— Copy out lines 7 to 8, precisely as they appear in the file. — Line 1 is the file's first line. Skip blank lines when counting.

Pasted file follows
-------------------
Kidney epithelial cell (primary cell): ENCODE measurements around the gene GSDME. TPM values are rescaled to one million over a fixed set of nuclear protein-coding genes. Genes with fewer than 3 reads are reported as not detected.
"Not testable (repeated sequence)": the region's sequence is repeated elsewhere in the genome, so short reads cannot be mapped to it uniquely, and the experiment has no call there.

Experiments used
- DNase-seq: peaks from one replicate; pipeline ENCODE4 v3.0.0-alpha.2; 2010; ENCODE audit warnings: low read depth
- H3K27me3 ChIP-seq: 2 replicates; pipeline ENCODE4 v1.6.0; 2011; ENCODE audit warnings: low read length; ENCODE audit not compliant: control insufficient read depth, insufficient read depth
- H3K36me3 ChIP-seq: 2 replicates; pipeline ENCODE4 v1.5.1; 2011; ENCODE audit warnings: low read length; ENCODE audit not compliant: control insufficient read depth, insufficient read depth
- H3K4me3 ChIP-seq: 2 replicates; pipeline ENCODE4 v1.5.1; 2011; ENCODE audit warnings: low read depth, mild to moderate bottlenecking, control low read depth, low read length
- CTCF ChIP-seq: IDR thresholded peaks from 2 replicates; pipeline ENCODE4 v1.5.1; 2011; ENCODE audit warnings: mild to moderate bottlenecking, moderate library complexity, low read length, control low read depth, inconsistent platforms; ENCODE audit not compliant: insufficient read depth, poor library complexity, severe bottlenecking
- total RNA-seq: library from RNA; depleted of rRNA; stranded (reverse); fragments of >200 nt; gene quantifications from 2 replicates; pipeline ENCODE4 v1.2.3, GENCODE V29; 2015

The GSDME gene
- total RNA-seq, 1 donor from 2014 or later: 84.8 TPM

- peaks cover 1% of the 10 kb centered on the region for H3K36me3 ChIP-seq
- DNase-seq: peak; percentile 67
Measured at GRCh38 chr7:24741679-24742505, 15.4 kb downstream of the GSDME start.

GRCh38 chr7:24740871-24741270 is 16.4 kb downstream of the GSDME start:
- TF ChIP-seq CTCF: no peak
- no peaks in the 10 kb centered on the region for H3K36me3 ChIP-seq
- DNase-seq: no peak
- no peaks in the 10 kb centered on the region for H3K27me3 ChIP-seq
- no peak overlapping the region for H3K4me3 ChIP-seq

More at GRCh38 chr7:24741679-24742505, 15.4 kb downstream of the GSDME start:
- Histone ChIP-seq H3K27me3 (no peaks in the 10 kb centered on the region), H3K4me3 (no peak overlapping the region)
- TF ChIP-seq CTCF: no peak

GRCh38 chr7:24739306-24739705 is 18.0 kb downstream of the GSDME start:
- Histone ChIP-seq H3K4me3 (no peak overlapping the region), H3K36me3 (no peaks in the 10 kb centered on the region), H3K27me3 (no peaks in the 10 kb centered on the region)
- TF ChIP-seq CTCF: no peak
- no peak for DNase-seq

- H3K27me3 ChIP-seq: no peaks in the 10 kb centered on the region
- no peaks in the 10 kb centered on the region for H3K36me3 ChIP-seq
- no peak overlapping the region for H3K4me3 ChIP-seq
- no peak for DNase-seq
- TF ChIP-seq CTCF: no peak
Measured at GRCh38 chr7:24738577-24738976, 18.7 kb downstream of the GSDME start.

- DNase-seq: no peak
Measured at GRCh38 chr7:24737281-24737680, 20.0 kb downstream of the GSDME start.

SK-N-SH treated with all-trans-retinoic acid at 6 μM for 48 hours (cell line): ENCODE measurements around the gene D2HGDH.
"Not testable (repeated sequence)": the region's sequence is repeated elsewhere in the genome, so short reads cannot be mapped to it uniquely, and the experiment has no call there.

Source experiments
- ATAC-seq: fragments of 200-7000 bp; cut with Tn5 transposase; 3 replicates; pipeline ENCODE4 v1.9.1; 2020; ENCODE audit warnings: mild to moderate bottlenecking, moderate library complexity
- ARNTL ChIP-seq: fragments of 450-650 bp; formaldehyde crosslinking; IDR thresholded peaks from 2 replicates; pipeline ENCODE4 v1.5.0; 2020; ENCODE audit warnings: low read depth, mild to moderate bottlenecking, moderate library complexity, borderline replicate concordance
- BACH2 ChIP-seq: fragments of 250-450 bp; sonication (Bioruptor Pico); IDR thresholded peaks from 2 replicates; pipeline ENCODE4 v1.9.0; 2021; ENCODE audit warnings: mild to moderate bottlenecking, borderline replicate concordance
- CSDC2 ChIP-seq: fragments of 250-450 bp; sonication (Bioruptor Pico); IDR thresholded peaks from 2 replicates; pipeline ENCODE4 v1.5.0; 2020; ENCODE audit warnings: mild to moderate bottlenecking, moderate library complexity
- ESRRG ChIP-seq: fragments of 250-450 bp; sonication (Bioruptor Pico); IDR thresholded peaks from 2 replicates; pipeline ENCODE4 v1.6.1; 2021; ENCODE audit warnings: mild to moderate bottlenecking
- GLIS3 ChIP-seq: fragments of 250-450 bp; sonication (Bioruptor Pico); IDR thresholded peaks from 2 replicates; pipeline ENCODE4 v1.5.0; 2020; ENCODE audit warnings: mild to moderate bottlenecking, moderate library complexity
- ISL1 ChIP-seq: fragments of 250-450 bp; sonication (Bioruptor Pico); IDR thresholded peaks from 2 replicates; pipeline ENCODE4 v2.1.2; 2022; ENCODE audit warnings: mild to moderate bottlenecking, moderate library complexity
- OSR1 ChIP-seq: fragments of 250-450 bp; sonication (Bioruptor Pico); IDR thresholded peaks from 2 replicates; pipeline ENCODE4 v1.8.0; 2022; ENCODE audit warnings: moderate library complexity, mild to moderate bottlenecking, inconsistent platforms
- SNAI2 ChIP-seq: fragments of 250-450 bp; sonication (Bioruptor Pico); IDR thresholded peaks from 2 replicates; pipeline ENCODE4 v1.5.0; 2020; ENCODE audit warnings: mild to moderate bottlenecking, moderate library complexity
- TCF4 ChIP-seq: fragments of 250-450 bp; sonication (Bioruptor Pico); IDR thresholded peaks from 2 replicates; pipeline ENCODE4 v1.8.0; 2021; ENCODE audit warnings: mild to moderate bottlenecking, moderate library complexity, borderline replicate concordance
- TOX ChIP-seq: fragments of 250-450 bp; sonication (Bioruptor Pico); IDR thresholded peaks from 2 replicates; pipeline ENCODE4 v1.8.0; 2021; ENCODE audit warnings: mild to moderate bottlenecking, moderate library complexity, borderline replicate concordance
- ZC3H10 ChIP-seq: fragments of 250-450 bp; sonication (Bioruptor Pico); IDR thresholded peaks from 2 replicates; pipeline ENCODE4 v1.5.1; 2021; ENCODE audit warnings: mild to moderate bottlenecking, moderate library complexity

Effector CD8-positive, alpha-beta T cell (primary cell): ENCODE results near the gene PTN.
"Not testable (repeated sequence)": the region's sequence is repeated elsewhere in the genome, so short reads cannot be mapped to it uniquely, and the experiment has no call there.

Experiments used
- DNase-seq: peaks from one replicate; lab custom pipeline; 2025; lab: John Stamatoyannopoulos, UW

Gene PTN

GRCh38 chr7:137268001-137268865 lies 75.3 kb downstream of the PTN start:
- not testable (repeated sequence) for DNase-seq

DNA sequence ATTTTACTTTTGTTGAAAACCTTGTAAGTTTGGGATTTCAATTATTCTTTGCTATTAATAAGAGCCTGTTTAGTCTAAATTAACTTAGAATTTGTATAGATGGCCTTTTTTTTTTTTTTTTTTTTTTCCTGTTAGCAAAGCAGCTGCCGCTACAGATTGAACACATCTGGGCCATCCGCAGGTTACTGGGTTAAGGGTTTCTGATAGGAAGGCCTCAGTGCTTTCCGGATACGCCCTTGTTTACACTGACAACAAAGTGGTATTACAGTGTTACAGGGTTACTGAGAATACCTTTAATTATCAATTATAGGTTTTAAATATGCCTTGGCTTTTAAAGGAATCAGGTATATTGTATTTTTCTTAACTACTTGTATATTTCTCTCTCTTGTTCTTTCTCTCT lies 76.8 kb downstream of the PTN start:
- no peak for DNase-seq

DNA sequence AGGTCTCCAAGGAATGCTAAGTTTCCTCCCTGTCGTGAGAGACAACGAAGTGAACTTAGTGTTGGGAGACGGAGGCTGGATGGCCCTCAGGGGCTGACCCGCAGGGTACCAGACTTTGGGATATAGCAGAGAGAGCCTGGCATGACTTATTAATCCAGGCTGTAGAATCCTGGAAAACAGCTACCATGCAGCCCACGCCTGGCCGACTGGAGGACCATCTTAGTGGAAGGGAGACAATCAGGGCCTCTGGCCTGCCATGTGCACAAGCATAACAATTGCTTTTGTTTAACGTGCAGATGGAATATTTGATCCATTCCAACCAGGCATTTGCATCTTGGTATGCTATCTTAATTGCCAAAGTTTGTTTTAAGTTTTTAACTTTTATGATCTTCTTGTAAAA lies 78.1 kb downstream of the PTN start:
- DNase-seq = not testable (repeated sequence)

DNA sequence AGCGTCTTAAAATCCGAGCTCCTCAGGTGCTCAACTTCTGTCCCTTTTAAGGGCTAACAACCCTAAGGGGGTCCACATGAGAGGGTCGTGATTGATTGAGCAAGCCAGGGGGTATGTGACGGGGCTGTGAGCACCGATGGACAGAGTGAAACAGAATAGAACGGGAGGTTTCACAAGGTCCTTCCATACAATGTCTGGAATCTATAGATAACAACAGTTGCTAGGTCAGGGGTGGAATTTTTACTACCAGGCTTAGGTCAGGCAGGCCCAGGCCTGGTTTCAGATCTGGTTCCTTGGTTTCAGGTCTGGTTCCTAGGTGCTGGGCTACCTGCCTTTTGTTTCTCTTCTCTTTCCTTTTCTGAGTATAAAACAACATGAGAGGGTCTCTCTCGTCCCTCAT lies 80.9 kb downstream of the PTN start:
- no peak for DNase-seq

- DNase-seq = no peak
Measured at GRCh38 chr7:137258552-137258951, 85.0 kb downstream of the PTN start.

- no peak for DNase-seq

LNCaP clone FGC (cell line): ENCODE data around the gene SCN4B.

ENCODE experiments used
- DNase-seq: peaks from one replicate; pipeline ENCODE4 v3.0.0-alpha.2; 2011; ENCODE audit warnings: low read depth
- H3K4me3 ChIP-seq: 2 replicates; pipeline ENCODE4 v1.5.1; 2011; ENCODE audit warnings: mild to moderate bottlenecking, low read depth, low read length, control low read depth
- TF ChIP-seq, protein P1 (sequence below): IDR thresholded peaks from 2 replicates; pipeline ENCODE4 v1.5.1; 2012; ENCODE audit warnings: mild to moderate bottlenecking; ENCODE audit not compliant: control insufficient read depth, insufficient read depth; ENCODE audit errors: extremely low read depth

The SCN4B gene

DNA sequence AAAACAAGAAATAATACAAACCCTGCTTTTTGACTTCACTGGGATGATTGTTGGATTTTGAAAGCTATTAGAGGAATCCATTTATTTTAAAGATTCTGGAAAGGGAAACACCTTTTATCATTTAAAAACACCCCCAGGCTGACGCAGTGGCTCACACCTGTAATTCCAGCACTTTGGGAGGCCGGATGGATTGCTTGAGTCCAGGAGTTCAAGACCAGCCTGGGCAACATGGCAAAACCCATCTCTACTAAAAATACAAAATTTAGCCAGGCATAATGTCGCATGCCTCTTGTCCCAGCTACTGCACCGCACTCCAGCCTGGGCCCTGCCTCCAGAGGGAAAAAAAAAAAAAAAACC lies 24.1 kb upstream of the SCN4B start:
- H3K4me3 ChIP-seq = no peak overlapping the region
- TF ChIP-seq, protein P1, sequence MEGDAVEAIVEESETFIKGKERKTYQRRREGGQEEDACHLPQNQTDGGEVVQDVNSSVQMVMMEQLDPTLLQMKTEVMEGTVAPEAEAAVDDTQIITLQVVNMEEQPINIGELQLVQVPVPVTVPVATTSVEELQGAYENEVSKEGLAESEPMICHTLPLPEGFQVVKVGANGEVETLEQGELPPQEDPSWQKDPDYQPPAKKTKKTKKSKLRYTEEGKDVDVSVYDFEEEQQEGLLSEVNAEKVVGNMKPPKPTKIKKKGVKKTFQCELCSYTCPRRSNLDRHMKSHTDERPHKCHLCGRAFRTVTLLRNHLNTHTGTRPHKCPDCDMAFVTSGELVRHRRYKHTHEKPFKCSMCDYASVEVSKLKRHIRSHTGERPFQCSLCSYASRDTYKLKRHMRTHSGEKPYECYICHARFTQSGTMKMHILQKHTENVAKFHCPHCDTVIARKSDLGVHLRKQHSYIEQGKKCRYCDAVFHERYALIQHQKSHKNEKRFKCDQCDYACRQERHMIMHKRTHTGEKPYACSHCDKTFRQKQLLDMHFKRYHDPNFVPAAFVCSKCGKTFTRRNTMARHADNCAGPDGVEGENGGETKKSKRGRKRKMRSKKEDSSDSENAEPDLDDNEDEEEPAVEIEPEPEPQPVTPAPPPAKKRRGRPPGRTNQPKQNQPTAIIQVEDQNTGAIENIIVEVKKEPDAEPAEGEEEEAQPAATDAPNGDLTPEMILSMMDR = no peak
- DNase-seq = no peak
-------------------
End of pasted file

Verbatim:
- H3K4me3 ChIP-seq: 2 replicates; pipeline ENCODE4 v1.5.1; 2011; ENCODE audit warnings: low read depth, mild to moderate bottlenecking, control low read depth, low read length
- CTCF ChIP-seq: IDR thresholded peaks from 2 replicates; pipeline ENCODE4 v1.5.1; 2011; ENCODE audit warnings: mild to moderate bottlenecking, moderate library complexity, low read length, control low read depth, inconsistent platforms; ENCODE audit not compliant: insufficient read depth, poor library complexity, severe bottlenecking